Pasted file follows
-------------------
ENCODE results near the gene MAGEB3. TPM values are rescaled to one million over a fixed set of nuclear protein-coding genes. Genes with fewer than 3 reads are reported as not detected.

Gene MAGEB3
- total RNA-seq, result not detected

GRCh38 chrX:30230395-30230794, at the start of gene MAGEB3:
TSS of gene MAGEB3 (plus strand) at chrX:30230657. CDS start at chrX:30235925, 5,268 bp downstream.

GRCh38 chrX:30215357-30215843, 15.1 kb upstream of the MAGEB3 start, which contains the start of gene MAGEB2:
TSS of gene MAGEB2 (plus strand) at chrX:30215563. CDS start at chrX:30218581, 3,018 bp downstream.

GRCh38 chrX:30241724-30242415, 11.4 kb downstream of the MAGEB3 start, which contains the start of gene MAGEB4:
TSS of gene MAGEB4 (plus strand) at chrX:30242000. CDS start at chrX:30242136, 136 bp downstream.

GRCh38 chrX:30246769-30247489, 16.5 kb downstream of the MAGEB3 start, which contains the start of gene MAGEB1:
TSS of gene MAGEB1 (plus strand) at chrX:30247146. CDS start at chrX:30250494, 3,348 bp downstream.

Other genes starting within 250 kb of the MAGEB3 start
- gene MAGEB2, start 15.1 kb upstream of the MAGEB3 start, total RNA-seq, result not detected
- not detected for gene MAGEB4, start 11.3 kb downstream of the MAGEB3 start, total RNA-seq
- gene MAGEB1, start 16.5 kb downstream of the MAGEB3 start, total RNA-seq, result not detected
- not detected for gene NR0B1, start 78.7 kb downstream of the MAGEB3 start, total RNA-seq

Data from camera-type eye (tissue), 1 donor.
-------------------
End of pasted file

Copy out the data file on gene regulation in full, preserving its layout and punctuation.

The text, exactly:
ENCODE results near the gene MAGEB3. TPM values are rescaled to one million over a fixed set of nuclear protein-coding genes. Genes with fewer than 3 reads are reported as not detected.

Gene MAGEB3
- total RNA-seq, result not detected

GRCh38 chrX:30230395-30230794, at the start of gene MAGEB3:
TSS of gene MAGEB3 (plus strand) at chrX:30230657. CDS start at chrX:30235925, 5,268 bp downstream.

GRCh38 chrX:30215357-30215843, 15.1 kb upstream of the MAGEB3 start, which contains the start of gene MAGEB2:
TSS of gene MAGEB2 (plus strand) at chrX:30215563. CDS start at chrX:30218581, 3,018 bp downstream.

GRCh38 chrX:30241724-30242415, 11.4 kb downstream of the MAGEB3 start, which contains the start of gene MAGEB4:
TSS of gene MAGEB4 (plus strand) at chrX:30242000. CDS start at chrX:30242136, 136 bp downstream.

GRCh38 chrX:30246769-30247489, 16.5 kb downstream of the MAGEB3 start, which contains the start of gene MAGEB1:
TSS of gene MAGEB1 (plus strand) at chrX:30247146. CDS start at chrX:30250494, 3,348 bp downstream.

Other genes starting within 250 kb of the MAGEB3 start
- gene MAGEB2, start 15.1 kb upstream of the MAGEB3 start, total RNA-seq, result not detected
- not detected for gene MAGEB4, start 11.3 kb downstream of the MAGEB3 start, total RNA-seq
- gene MAGEB1, start 16.5 kb downstream of the MAGEB3 start, total RNA-seq, result not detected
- not detected for gene NR0B1, start 78.7 kb downstream of the MAGEB3 start, total RNA-seq

Data from camera-type eye (tissue), 1 donor.